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VOL. 126 | NO. 205 | Thursday, October 20, 2011

South Main Preps for Fifth RiverArtsFest

By Sarah Baker

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Each fall, RiverArtsFest hosts hundreds of nationally renowned artisans and thousands of Mid-Southerners to celebrate the fine arts during a two-day outdoor festival that is free and open to the public.

This year’s fifth annual RiverArtsFest will takes place in the South Main Historic Arts District in Downtown Memphis on Saturday, Oct. 22, from 10 a.m. to 6 p.m. and Sunday, Oct. 23, from 10 a.m. to 5 p.m. The festival features 160 artists, more than 50 live music performances and various art demonstrations.

RiverArtsFest is juried, meaning artists have to apply and be vetted before they can sell art. That’s because the mission of RiverArtsFest is to expand and enhance the reputation of Memphis as an arts-oriented community by attracting a sophisticated buying public to interact with talented artists from across the nation.

“Our primary purpose is to put a festival on and then take the money and in some way turn any money that we make back into the art community,” said festival director Carol Watkins. “We do whatever we can to try to bring more traffic into the (South Main) area.”

More than 80,000 people attended last year’s event that was cut short because of rain. This year’s expanded artist market will feature more than 175 juried artists who specialize in painting, photography, ceramics, glass, wearable art, toys, jewelry and more.

The 2011 festival poster artist is Dolph Smith, who retired from the Memphis College of Art in 1995 and whose home studio of 30 years was in Midtown. At the college, he taught painting, drawing in early years, and, in the late 1970s, developed a Hand Papermaking and Book Arts program called “The Flying Vat.”

After Dolph’s retirement, he was elected professor emeritus. In 2004, he was awarded Honorary Doctor of Fine Arts, Memphis College of Art.

Over the years, Dolph’s works ranged from watercolors and drawings into years of paperworks and sculpture. He’s now involved with creating one-of-a-kind handmade books.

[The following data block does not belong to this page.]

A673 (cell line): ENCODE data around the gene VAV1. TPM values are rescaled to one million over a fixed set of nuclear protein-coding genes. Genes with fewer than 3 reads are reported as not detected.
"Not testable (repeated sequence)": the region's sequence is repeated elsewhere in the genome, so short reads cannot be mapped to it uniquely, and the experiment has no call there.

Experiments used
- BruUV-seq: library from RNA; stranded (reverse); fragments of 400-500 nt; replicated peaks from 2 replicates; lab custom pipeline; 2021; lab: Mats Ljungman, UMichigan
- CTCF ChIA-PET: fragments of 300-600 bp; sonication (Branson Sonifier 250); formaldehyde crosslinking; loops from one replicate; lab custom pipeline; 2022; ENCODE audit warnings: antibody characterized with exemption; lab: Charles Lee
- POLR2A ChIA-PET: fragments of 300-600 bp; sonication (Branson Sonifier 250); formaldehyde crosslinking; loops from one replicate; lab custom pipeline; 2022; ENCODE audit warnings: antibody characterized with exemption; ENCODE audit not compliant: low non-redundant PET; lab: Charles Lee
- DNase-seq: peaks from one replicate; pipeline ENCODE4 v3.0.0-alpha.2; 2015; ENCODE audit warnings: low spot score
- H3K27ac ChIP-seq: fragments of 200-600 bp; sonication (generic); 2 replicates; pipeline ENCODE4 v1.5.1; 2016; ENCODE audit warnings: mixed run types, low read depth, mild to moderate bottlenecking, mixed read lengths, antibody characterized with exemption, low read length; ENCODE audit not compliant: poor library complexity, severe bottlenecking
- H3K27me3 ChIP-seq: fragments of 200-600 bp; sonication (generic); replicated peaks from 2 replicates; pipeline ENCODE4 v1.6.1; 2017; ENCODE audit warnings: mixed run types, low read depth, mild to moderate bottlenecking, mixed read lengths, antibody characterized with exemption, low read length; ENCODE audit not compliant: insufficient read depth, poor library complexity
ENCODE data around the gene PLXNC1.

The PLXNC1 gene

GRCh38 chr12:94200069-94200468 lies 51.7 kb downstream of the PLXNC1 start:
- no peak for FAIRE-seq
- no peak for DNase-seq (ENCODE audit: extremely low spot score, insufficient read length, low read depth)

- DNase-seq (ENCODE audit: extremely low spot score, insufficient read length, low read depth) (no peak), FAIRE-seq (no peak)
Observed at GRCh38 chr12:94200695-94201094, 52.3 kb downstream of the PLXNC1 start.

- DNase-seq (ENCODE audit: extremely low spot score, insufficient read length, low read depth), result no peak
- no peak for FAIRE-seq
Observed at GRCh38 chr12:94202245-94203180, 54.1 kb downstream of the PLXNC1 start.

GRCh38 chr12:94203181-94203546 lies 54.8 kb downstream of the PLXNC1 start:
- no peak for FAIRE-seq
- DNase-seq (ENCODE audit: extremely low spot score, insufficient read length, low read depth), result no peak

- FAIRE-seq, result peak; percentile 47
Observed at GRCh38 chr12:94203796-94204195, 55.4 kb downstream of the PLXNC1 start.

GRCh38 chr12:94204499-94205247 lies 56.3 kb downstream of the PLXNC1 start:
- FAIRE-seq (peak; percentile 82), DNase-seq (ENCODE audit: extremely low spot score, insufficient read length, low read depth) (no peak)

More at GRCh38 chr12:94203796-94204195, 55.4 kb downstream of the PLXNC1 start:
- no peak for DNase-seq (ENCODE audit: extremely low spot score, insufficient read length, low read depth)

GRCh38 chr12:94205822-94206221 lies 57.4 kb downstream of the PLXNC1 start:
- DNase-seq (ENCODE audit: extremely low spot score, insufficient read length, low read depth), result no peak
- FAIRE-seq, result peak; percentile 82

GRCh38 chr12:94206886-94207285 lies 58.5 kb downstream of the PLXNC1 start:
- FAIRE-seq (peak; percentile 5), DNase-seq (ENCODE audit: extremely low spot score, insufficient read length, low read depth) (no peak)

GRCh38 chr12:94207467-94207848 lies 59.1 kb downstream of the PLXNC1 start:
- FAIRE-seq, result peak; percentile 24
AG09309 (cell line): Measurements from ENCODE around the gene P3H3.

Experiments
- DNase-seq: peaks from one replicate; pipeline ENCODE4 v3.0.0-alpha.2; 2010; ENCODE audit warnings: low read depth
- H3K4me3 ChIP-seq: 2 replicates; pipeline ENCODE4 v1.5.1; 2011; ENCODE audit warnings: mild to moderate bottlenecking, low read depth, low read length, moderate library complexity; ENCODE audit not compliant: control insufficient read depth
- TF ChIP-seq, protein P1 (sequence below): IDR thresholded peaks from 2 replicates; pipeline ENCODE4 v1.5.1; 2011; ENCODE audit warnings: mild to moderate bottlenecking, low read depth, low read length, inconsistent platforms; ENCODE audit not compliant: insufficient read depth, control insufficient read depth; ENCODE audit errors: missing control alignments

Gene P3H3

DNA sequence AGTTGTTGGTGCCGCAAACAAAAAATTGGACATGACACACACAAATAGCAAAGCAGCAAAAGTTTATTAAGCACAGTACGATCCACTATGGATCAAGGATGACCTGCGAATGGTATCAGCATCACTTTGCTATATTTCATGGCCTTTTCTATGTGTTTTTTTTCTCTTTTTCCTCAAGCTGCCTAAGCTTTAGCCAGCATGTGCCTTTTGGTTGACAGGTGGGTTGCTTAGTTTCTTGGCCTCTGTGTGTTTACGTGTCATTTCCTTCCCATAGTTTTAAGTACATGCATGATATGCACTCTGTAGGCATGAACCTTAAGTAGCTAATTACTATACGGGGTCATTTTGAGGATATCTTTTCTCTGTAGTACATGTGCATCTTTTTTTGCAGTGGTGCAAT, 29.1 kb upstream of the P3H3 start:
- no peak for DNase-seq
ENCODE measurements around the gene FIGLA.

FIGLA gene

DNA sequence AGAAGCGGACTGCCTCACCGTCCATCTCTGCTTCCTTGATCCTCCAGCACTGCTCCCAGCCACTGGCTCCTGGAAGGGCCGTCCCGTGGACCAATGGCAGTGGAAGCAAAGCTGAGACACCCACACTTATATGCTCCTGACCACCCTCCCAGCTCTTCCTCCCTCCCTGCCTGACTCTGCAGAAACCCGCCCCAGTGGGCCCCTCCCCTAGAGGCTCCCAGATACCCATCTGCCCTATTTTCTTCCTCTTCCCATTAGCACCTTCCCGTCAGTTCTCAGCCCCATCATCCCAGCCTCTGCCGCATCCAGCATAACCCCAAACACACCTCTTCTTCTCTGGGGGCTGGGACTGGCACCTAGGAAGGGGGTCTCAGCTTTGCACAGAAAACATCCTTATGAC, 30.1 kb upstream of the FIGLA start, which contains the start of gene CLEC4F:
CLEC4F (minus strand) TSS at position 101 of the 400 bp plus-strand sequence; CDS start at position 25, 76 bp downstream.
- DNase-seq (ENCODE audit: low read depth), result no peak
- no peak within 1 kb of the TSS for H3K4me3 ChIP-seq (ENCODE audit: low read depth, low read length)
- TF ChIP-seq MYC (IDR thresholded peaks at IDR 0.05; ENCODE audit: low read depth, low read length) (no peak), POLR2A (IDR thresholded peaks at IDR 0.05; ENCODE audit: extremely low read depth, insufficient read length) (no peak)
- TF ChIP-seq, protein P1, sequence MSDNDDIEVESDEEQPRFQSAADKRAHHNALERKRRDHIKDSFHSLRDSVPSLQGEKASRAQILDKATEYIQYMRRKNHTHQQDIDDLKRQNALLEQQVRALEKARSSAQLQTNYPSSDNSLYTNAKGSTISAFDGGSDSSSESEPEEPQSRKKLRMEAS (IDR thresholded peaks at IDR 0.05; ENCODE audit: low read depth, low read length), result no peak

Dolph has more than 1,200 works in collections internationally, including Japan and China, and has been featured in “Surface Design Journal,” “Hand Papermaking,” “The Complete Printmaker” and “The Penland Book of Handmade Books.”

Speaking of hands-on art, RiverArtsFest will have a station for artists of all ages to express their creative energies. Previous interactive projects such as hand-painted discs will decorate this year’s festival.

An artist-in-motion station along St. Paul Street will also feature demonstrations in glass-fusing, papermaking, watercolor painting, woodcut printmaking, encaustic painting, metal sculpture and more.

On the musical side, three stages will host a variety of acts by regional artists and street performers, all coordinated by the Memphis Music Foundation. Acts will cover the musical gamut: rock, jazz, blues, dance, rhythm and blues, jug band, Latin, soul, country, folk and classical.

In addition to onsite activities, this year’s RiverArtsFest will mark the fourth year of its Art in the Making project with the Memphis City Schools. Thanks to a grant from ArtsMemphis, the program is expanding to eight schools, and 10 RiverArtsFest artists will teach master classes in select city and county schools.

Because all profits go back into growing the festival and cultivating the arts community in Memphis, it’s entirely volunteer-run by more than 100 committee members and workers.

There are no RiverArtsFest employees, other than vendors and contractors. Funding is generated by event sponsorships, donations, grants and exhibitor booth fees.

“It’s very important to us to keep the festival free,” Watkins said. “We want to have it available to anybody and everybody in Memphis that wants to come. People can spend the weekend in South Main and really, except for eating, not pay any money. That’s a pretty good deal.”

For more information about the festival, visit www.riverartsfestmemphis.org.

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